It seems odd to me to characterize Fisher as attempting "to draw an analogy between Stoic and Buddhist mindfulness" since in his essay he is simply pointing out that the comparison exists out there in the common opinions of people. But his very next efforts are meant to draw how Stoicism has the concepts of self knowledge and attention to the present independently of Buddhism or Eastern philosophy in general, and later makes it clear that they're very different from each other altogether despite some surface commonalities.

It's only useful to use the term "Stoic Mindfulness" if it's directed at people who have some idea of what mindfulness is, to differentiate it from the common variety. But I don't think it's a necessary term without that baggage. I think of the two points, the first is right and the second is a stretch. The "and it is useful to translate it as mindfulness" is only qualified by the fact that it is a way to present the idea to those already familiar. It could be obviated altogether otherwise.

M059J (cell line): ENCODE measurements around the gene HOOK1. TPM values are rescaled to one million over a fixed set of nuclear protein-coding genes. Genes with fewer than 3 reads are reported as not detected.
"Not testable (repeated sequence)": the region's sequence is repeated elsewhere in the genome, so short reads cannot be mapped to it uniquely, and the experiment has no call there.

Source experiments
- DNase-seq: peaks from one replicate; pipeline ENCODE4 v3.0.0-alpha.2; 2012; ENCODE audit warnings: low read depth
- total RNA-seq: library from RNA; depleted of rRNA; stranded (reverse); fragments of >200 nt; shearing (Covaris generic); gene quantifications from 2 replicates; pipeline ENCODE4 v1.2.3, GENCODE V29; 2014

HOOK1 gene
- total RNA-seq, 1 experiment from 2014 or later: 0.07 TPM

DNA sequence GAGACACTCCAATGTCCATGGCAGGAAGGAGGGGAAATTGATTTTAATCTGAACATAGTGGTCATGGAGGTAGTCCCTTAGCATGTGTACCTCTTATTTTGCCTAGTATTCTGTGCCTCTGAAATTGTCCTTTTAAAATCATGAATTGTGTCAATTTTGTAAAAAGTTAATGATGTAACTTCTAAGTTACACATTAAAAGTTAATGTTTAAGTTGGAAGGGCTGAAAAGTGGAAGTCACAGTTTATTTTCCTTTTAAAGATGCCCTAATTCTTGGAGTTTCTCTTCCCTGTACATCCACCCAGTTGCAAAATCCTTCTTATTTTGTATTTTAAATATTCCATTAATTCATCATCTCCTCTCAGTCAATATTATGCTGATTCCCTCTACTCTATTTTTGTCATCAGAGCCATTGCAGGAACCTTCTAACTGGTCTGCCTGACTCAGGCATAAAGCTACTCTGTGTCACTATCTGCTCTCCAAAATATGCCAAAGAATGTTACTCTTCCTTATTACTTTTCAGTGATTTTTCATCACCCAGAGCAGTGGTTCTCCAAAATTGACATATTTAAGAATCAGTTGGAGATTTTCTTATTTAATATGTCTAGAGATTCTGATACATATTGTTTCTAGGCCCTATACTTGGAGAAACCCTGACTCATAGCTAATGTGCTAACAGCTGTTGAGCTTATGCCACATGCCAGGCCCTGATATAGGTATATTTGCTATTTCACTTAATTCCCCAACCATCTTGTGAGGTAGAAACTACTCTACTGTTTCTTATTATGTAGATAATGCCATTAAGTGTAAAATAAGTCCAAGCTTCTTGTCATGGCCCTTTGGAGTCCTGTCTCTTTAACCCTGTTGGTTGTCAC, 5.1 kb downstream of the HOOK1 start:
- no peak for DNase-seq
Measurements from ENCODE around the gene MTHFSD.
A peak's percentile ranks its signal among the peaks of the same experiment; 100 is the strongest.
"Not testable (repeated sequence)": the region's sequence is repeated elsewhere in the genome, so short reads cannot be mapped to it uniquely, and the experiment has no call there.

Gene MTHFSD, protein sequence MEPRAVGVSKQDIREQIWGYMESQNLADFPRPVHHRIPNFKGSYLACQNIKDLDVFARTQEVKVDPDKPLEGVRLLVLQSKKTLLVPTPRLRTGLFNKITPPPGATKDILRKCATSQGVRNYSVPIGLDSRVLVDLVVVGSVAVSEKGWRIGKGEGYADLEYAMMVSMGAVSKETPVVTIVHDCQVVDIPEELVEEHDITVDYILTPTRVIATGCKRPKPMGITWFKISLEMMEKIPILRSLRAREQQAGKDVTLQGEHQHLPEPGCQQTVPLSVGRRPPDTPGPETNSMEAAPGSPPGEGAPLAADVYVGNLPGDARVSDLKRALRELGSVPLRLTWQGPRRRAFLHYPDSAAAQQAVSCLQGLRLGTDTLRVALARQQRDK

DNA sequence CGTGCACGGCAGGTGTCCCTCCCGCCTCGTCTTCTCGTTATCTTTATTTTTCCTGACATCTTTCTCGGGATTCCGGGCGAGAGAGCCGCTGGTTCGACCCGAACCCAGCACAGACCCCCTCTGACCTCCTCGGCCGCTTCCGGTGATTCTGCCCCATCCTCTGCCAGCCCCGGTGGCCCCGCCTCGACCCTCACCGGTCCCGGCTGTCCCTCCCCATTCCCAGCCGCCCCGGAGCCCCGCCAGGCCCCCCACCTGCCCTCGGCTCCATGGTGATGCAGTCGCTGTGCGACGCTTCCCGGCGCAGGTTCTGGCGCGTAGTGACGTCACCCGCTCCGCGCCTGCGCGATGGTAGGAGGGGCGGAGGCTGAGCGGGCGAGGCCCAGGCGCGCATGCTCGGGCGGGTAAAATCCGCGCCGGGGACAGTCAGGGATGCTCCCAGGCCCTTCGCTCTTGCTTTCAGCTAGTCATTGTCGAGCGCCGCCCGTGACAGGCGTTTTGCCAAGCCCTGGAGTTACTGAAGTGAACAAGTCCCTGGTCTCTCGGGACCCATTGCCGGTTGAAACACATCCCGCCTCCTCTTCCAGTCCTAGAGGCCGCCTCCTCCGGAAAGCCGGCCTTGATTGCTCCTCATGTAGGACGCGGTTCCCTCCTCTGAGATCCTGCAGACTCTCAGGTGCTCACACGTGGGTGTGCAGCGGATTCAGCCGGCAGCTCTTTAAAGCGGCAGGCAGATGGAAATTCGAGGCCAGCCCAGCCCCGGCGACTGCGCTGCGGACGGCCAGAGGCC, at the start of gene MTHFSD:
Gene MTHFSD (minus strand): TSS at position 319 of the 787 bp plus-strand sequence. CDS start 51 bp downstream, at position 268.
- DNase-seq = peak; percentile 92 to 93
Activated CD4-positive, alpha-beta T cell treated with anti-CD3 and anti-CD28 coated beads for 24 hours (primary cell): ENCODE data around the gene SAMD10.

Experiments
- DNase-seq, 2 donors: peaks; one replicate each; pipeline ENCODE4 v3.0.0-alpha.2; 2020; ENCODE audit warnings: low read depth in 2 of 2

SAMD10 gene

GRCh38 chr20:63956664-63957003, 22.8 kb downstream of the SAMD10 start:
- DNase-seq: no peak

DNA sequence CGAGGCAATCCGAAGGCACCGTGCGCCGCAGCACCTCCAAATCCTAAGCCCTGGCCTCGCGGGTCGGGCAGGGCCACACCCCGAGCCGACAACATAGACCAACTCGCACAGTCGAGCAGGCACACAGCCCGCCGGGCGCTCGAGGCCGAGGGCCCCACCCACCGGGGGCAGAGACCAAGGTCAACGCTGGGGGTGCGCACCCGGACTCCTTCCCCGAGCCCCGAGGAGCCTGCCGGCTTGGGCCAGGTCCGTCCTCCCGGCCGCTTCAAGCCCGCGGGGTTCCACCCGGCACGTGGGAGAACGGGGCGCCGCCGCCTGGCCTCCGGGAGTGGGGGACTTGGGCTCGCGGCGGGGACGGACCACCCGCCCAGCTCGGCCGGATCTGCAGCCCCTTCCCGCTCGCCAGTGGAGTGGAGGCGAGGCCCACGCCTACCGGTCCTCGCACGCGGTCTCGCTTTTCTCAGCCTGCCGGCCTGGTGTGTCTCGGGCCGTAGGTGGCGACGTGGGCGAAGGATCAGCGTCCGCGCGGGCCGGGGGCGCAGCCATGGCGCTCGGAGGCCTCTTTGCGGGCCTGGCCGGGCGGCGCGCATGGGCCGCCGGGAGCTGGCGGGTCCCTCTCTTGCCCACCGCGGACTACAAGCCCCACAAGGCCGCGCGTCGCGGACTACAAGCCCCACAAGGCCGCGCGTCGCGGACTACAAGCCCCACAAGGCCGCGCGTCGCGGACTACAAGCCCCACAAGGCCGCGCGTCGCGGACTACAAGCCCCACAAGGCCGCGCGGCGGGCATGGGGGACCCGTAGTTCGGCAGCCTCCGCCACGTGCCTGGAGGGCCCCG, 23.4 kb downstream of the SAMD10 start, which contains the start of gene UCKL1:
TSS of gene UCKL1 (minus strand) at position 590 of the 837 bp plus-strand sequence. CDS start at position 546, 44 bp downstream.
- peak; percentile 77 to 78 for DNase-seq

I prefer the simple translation of "attention" since it really is nothing special or different from simply paying attention. Having the precepts at hand (procheiros) to not forget your moral purpose. Not letting the mind wander erratically. That is not anything special that couldn't be called "paying attention". Hard as it may be to sustain. Lopez's argument that it isn't used in a special way is a bit of slip, since it isn't special. The point Epictetus makes is one that any teacher of any practice or craft would make to any pupil - pay attention and remember your training. But it doesn't make it not a Stoic practice either. It's just that it's been overhyped a bit.

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I would add that the concept of Sati also includes accepting the natural order in things (according to nature), that also links to Stoicism.

Also that to be able to judge, you must first put yourself in a attentive, "mindfull" state. The one requires the other.

Thanks for lifting the issue.

Pål Melin, Sweden

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